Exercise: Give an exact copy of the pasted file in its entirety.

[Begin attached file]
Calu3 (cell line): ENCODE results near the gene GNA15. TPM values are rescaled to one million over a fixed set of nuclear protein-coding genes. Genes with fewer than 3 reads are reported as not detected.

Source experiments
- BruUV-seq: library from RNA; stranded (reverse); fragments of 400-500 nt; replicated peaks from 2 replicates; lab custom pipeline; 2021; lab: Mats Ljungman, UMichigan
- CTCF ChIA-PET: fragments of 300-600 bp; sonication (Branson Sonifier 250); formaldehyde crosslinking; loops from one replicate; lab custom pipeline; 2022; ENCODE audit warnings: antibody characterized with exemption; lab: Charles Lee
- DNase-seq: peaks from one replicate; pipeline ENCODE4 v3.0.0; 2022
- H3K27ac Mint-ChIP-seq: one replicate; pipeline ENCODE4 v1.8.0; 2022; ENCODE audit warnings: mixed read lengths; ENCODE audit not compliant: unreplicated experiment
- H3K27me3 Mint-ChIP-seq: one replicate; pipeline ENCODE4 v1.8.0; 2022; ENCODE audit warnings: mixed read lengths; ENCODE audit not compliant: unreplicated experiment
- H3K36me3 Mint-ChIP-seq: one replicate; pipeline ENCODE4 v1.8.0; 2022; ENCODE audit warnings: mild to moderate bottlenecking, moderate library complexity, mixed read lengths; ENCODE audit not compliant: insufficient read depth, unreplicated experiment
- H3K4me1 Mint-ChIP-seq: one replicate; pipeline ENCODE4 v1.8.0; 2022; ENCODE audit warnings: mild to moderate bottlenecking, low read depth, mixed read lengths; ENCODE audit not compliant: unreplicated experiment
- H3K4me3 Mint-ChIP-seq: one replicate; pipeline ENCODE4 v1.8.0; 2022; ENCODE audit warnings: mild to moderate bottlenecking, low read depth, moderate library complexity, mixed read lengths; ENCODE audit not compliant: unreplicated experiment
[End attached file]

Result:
Calu3 (cell line): ENCODE results near the gene GNA15. TPM values are rescaled to one million over a fixed set of nuclear protein-coding genes. Genes with fewer than 3 reads are reported as not detected.

Source experiments
- BruUV-seq: library from RNA; stranded (reverse); fragments of 400-500 nt; replicated peaks from 2 replicates; lab custom pipeline; 2021; lab: Mats Ljungman, UMichigan
- CTCF ChIA-PET: fragments of 300-600 bp; sonication (Branson Sonifier 250); formaldehyde crosslinking; loops from one replicate; lab custom pipeline; 2022; ENCODE audit warnings: antibody characterized with exemption; lab: Charles Lee
- DNase-seq: peaks from one replicate; pipeline ENCODE4 v3.0.0; 2022
- H3K27ac Mint-ChIP-seq: one replicate; pipeline ENCODE4 v1.8.0; 2022; ENCODE audit warnings: mixed read lengths; ENCODE audit not compliant: unreplicated experiment
- H3K27me3 Mint-ChIP-seq: one replicate; pipeline ENCODE4 v1.8.0; 2022; ENCODE audit warnings: mixed read lengths; ENCODE audit not compliant: unreplicated experiment
- H3K36me3 Mint-ChIP-seq: one replicate; pipeline ENCODE4 v1.8.0; 2022; ENCODE audit warnings: mild to moderate bottlenecking, moderate library complexity, mixed read lengths; ENCODE audit not compliant: insufficient read depth, unreplicated experiment
- H3K4me1 Mint-ChIP-seq: one replicate; pipeline ENCODE4 v1.8.0; 2022; ENCODE audit warnings: mild to moderate bottlenecking, low read depth, mixed read lengths; ENCODE audit not compliant: unreplicated experiment
- H3K4me3 Mint-ChIP-seq: one replicate; pipeline ENCODE4 v1.8.0; 2022; ENCODE audit warnings: mild to moderate bottlenecking, low read depth, moderate library complexity, mixed read lengths; ENCODE audit not compliant: unreplicated experiment